Dimensional reduction of 10D N=1 Super Yang Mills to 4D

1. Jul 25, 2013

physicus

1. The problem statement, all variables and given/known data

Given $N=1 SYM$ in 10 dimensions (all fields in the adjoint representation):
$\int d^{10}x\, Tr\,\left( F_{MN}F^{MN}+\Psi\Gamma^M D_M\Psi\right)$
$D_M\Psi=\partial_M \Psi+i[A_M,\Psi]$ is the gauge covariant derivative.
Reduce to 4 dimensions $A_M=(A_\mu,\phi_i), \mu=0,\ldots,3, i=4,\ldots 9, \partial_i=0 \,\forall \,i$ and show:
$F_{MN}F^{MN}=F_{\mu\nu}F^{\mu\nu}+D_\mu \phi_i D^\mu \phi^i + [\phi_i,\phi_j][\phi^i,\phi^j]$

2. Relevant equations

3. The attempt at a solution

My ansatz:
$F_{MN}F^{MN}=F_{\mu\nu}F^{\mu\nu}+F_{\mu i}F^{\mu i}+F_{i\nu}F^{i\nu}+F_{ij}F^{ij}$
I have some trouble writing down what $F_{\mu i}$ and $F^{\mu i}$ are. I think my problem is that I only have the definition of the gauge covariant derivative acting on a field in the adjoint.
$F_{\mu i}=\frac{1}{i}[D_\mu,D_i]=\frac{1}{i}(D_\mu D_i - D_i D_\mu) = ?$
Is $D_i = i\phi_i$?

Thanks for any help!

physicus

2. Jul 25, 2013

fzero

Up to sign and other conventions, yes. Remember that the $\phi_i$ are also in the adjoint representation. You seem to take conventions so that $D_M = \partial_M +i A_M$. Then dimensional reduction tells to take $\partial_i=0$ when acting on any fields, so we recover $D_i = i\phi_i$.

3. Jul 26, 2013

physicus

Thanks! Why can we write $D_M=\partial_M+iA_M$ if for some field $X$ in the adjoint $D_M X=\partial_M X +i[A_M,X]$ (which is given in the exercise)? I don't see where the commutator should come from.

I tried to determine $F_{\mu i}=\frac{1}{i}[D_\mu,D_i]$ by letting it act on some $X$ in the adjoint:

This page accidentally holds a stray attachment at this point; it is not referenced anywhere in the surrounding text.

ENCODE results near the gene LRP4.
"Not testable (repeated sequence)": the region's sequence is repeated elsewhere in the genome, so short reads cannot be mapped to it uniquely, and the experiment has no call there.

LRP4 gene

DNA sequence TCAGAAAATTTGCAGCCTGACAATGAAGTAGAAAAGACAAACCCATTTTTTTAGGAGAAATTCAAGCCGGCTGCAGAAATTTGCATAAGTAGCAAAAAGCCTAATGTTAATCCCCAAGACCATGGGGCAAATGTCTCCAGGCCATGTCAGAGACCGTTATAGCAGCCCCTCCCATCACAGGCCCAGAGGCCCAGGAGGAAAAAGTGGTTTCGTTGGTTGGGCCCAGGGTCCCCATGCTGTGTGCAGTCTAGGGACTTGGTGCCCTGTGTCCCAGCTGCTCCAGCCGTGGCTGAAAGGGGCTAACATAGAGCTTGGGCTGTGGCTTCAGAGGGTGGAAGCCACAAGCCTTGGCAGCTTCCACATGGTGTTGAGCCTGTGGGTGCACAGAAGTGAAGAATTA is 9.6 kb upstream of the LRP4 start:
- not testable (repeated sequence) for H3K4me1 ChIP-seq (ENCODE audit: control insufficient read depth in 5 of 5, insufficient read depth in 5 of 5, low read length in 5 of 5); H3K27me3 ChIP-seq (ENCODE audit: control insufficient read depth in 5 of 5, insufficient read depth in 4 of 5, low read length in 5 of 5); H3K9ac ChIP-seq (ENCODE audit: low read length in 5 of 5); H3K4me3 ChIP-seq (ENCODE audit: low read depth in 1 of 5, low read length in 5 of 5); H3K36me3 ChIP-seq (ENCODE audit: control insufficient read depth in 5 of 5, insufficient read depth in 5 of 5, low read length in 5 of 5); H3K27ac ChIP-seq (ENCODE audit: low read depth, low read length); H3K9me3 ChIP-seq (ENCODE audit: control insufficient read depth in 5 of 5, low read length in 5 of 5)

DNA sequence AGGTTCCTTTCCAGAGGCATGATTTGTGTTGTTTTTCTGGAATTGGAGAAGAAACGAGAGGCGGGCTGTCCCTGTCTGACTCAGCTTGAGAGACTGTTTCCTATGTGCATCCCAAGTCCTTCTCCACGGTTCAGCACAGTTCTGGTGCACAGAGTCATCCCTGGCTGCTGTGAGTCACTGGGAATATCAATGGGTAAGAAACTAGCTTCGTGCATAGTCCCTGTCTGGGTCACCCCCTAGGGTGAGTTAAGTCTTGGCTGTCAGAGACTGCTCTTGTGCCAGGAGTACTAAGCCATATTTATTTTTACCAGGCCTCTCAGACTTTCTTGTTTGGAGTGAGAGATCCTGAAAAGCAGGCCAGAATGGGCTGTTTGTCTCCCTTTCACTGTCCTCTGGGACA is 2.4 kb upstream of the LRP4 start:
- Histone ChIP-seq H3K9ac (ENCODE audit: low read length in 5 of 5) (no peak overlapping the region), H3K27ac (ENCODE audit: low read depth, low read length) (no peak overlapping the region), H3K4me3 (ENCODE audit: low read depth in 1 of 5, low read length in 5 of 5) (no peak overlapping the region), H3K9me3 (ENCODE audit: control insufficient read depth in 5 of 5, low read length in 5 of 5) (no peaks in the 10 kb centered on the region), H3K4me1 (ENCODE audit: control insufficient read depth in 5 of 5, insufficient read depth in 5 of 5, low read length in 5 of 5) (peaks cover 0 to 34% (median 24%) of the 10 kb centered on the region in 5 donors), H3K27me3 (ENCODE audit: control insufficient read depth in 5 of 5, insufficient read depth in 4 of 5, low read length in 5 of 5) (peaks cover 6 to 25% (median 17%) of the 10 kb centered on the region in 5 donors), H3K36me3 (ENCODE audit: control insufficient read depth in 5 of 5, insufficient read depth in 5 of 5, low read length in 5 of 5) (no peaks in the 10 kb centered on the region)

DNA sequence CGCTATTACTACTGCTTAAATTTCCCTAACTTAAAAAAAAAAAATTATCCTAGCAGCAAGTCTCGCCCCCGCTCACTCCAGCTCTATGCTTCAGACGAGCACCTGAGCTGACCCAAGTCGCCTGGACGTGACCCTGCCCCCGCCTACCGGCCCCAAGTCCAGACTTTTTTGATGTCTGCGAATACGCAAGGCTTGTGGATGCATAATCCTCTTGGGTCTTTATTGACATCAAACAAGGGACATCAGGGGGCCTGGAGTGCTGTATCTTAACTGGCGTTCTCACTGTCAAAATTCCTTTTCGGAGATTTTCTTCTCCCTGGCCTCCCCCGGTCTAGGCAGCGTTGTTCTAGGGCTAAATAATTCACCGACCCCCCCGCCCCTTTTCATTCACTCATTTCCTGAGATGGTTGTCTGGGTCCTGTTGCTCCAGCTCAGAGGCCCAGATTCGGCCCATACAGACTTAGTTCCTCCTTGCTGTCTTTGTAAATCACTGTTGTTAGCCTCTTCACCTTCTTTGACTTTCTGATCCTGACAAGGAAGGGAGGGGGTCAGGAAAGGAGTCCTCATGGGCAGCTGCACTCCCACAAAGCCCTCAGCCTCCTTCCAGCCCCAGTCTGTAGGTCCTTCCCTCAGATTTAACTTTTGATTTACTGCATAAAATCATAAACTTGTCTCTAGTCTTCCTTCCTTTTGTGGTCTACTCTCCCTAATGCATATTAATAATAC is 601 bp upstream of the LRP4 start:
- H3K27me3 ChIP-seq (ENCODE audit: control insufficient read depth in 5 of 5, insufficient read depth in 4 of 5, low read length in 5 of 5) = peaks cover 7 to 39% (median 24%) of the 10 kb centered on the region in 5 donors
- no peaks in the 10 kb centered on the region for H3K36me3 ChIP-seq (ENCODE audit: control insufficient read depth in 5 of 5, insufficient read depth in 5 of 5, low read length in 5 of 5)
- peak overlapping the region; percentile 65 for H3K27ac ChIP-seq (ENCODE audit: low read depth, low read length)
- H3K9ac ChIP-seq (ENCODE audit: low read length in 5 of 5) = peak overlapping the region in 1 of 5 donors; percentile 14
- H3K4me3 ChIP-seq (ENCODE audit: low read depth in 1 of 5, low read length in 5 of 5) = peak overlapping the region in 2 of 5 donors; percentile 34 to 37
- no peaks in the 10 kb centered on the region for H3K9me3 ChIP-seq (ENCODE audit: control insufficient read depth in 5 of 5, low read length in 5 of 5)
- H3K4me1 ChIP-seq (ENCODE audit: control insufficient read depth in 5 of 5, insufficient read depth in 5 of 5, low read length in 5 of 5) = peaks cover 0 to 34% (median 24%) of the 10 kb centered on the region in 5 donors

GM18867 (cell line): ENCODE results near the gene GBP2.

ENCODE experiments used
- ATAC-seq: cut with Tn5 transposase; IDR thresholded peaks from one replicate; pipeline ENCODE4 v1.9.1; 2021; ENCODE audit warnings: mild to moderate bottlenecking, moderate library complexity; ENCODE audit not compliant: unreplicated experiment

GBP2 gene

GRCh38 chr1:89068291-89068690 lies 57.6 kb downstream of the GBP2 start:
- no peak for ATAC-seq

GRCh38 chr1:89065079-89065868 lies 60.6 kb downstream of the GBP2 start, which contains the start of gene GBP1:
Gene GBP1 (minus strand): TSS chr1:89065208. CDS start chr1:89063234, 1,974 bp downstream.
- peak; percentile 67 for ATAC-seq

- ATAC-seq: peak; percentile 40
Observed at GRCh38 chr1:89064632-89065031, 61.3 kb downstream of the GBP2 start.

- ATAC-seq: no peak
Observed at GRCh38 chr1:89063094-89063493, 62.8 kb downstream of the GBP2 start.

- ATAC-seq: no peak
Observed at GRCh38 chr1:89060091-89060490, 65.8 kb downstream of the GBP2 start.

$[D_\mu,D_i]X=D\mu D_i X - D_i D_\mu X$
$=D_\mu(i[\phi_i,X])-D_i(\partial_\mu X+i[A_\mu,X])$
$=i\partial_\mu[\phi_i,X]-[A_\mu,[\phi_i,X]]-i[\phi_i,\partial_\mu X]+[\phi_i,[A_\mu,X]]$
Use the Jacobi identity in the last term and : $\partial_\mu[\phi_i,X]=[\partial_\mu\phi_i,X]+[\phi_i,\partial_\mu X]$
$=i[\partial_\mu\phi_i,X]-[A_\mu,[\phi_i,X]]-[A_\mu,[X,\phi_i]]-[X,[\phi_i,A_\mu]]$
The 2nd and 3rd term cancel.
$=i[\partial_\mu \phi_i+i[A\mu,\phi_i],X]$
$=i[D_\mu\phi_i,X]$
I would have expected the result to be $i(D_\mu\phi_i)X$ without commutator. But even if that was the result i would get an unwanted factor 2:
$F_{MN}F^{MN}=F_{\mu\nu}F^{\mu\nu}+\color{red}{2} D_\mu \phi_i D^\mu \phi^i + [\phi_i,\phi_j][\phi^i,\phi^j]$

Where am I wrong?

4. Jul 26, 2013

fzero

The factor of 2 is correct. See pages 9-10 of http://arxiv.org/abs/hep-th/9801182. You can rescale the $\phi_i$, which just puts a factor of 1/4 in front of the potential term.

5. Jul 30, 2013

physicus

Thanks, there seems to be an error in the exercise then.

I still have another question. I found for a field $X$ in the adjoint of the gauge group:
$F_{\mu i}F^{\mu i}X = \ldots = [D_\mu \phi_i,[D^\mu \phi^i,X]] = D_\mu \phi_i D^\mu \phi^i X+X D_\mu \phi_i D^\mu \phi^i$
The calculation is equivalent to my previous post.
What can i conclude from that for $Tr\,(F_{\mu i}F^{\mu i})$?

All the operators have gauge group indices:
$F_{\mu i}{}_a{}^b F^{\mu i}{}_b{}^c X_c{}^d = (D_\mu \phi_i)_a{}^b (D^\mu \phi^i)_b{}^c X_c{}^d+X_a{}^b (D_\mu \phi_i)_b{}^c (D^\mu \phi^i)_c{}^d$

I need $Tr\,(F_{\mu i}F^{\mu i})=F_{\mu i}{}_a{}^b F^{\mu i}{}_b{}^a$
Can I get that from what i have done?